How does a systematic review differ from a literature review?

Systematic reviews are NOT big literature reviews; systematic reviews are much more explicitly rigorous and systematic in their approach than literature reviews (Petticrew 2001). 

The table below (adapted from Bettany-Saltikov 2010a) explains the main differences:

  Systematic Review Literature Review
Question Focused on a single question Not necessarily focused on a single question but may describe an overview
Protocol A protocol or plan is included No protocol included
Background Provides a summary of the available literature on the topic Provides a summary of the available literature on the topic
Objectives Clear objectives are identified and stated Objectives may not be identified
Inclusion and exclusion criteria Criteria by which studies are included or excluded from the review are clearly stated at the outset. Criteria are not stated
Search strategy Comprehensive search is conducted in a systematic way (and described in the review) Strategy often not stated or described
Process of selecting articles Clearly stated in the review Often not stated
Process of evaluating articles Comprehensive evaluation of the quality of studies to be included in the review Quality is often not assessed or stated to be assessed
Extraction of relevant information Process of extracting relevant information is clearly described Process of extracting data is often not described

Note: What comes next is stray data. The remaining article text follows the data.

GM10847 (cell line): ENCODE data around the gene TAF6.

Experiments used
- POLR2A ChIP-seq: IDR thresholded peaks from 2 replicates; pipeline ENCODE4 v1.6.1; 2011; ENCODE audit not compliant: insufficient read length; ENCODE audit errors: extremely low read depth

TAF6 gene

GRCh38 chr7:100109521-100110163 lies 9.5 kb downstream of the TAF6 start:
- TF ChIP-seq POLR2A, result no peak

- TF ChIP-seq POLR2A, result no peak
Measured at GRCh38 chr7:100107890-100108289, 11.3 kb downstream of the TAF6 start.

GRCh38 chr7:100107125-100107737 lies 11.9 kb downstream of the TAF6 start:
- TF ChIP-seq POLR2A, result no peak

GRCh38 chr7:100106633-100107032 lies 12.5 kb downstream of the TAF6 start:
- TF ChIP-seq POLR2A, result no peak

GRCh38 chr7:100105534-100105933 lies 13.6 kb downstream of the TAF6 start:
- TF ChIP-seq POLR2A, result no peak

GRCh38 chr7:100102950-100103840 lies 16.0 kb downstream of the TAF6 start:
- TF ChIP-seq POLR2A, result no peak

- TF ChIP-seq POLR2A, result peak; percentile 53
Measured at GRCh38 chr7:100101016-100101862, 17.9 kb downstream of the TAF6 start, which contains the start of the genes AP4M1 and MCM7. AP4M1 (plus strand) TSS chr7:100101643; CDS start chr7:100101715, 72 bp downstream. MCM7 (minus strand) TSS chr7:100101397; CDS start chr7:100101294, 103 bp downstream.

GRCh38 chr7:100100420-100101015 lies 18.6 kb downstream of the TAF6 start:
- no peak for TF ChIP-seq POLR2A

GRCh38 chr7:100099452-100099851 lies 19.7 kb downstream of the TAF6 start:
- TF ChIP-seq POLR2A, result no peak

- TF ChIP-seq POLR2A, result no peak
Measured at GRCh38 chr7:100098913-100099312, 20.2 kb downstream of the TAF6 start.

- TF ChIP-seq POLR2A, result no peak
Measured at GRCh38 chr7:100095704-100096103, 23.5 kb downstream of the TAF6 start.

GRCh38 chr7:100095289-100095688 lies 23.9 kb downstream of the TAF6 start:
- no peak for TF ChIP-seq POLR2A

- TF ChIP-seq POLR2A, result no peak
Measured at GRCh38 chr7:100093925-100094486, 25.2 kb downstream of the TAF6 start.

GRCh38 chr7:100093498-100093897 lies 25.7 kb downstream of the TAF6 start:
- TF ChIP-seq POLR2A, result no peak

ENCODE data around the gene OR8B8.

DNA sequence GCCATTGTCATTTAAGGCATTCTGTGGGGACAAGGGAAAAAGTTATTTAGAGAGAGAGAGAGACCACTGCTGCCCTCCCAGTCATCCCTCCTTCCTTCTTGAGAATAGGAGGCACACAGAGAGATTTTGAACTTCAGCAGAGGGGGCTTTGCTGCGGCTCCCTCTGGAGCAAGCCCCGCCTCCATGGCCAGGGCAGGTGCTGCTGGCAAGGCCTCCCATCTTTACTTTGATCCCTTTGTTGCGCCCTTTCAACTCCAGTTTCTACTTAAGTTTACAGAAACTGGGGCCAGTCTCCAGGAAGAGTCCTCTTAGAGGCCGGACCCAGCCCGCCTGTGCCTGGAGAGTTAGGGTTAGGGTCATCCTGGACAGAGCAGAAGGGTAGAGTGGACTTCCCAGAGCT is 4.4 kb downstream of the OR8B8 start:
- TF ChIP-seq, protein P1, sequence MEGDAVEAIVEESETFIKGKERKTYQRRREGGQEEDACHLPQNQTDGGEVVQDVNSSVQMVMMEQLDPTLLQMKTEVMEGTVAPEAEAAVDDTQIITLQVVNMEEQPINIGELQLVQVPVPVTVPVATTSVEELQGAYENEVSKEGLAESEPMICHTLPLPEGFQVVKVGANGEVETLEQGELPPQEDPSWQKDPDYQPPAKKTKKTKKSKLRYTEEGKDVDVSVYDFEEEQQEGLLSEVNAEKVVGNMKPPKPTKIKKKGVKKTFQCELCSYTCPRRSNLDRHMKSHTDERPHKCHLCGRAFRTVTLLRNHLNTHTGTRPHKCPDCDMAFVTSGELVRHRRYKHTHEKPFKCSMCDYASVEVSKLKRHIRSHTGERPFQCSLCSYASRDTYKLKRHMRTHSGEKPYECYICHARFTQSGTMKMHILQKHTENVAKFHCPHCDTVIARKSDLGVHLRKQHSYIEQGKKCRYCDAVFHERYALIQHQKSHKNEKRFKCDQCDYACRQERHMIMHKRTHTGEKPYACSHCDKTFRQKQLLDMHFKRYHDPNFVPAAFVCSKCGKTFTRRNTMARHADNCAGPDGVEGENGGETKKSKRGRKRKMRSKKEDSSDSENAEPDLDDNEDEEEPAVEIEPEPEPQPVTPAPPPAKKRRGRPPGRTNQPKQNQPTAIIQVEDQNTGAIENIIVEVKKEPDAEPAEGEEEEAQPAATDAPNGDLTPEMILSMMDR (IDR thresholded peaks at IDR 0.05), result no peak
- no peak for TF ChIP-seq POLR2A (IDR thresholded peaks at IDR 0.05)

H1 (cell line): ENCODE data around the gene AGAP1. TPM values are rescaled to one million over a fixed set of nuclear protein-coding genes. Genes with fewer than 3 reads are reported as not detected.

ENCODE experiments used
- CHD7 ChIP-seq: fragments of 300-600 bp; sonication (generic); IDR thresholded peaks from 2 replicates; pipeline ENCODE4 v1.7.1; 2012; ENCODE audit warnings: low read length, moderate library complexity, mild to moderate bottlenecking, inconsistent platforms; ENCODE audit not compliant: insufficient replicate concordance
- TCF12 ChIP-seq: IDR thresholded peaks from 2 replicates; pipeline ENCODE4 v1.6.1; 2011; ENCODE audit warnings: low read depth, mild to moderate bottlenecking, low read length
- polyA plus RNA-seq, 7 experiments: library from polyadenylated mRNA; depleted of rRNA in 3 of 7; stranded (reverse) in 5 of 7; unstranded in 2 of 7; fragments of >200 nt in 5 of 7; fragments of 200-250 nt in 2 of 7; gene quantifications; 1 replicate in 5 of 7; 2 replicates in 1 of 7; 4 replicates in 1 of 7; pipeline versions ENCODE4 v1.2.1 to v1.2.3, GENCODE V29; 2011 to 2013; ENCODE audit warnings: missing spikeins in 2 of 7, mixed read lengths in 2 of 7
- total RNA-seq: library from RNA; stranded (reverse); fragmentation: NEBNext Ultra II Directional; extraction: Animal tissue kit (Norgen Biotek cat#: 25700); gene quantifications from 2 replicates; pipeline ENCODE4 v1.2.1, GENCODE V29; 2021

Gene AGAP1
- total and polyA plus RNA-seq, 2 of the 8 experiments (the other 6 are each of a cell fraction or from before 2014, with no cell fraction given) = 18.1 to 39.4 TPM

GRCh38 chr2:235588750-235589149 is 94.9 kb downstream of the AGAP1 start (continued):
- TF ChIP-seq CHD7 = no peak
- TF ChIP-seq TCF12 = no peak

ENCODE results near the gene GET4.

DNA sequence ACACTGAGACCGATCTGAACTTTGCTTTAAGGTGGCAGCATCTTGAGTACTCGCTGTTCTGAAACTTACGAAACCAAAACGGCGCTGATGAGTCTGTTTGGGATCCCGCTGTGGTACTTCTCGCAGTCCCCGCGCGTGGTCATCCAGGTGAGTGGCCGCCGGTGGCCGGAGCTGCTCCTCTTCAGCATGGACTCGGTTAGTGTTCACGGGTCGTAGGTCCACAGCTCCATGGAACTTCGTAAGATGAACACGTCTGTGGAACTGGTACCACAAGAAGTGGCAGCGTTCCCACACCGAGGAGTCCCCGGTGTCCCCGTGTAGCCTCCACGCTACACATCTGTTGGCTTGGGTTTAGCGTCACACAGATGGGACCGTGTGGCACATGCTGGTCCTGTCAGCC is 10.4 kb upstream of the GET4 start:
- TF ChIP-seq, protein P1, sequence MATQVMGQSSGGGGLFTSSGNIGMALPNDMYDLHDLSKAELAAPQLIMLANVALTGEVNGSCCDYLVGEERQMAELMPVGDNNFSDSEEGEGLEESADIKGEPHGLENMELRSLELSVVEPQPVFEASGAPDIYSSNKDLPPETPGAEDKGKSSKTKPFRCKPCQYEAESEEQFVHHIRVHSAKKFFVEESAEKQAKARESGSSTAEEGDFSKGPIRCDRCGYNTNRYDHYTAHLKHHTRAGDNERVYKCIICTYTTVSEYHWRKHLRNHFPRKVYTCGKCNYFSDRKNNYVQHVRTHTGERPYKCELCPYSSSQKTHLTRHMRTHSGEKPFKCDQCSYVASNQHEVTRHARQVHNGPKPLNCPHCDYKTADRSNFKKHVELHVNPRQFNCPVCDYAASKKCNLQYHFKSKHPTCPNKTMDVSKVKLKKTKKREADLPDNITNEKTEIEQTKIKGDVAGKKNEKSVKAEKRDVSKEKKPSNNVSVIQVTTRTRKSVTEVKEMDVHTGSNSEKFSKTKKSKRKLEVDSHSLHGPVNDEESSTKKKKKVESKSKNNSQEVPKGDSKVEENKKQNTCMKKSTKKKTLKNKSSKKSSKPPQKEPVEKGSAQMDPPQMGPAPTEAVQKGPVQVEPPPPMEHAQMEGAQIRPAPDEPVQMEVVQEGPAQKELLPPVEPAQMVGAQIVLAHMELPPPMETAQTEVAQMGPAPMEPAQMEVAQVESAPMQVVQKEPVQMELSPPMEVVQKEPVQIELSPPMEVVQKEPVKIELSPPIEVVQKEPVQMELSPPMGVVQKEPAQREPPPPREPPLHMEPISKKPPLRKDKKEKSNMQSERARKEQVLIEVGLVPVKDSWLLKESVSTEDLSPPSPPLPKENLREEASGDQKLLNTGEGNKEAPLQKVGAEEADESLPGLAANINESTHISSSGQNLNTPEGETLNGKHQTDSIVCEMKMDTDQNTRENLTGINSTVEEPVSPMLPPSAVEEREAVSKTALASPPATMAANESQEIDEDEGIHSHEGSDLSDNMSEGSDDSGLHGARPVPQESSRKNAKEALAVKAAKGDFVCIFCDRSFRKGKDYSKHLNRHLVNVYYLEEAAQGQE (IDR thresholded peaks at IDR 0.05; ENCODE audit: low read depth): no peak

Results and data synthesis Clear summaries of studies based on high quality evidence, methods used should reduce likelihood of bias. Summary based on studies where quality may not have been assessed and possible bias less likely to have been addressed.

Challenging common myths and misconceptions

Petticrew (2001) dispels some of the other common myths about systematic reviews among them:

Myth - Systematic reviews include only randomised controlled trials and/or only quantitative evidence

While many reviews choose to include only RCTs (most, but not all, Cochrane Reviews concentrate on RCTs) this is not a requirement of a systematic review; many subjects lend themselves to a review of qualitative evidence.

Myth - Systematic reviews always involve statistical synthesis

They can include qualitative research and different forms of analysis.

Myth - Systematic reviews can only be used in medicine and health

As they provide "an efficient technique for hypothesis testing, for summarising the results of existing studies, and for assessing consistency among previous studies” (Petticrew 2001 p. 99) systematic reviews are not confined to health and medicine. Systematic reviews have been conducted in a variety of subjects including advertising, astronomy, biology, chemistry, criminology, ecology, education, law, manufacturing,  psychology, public policy, and zoology.

Myth - Systematic reviews are a substitute for doing good quality individual studies

Systematic reviews do not always find definitive answers on drugs, treatments etc.  They may conclude that more primary research is required.

Critical appraisal of systematic reviews

Not every publication which calls itself a systematic review is a true systematic review.

The AMSTAR (A MeaSurement Tool to Assess systematic Reviews) checklist allows you to logically appraise the quality of a systematic review. 

The PRISMA Statement (Preferred Reporting Items for Systematic Reviews and Meta-Analyses) gives guidance on writing up and reporting systematic reviews. It can be helpful to use its checklist to compare a particular completed review against the standards set by PRISMA.

For general information on critical appraisal please see our library guide.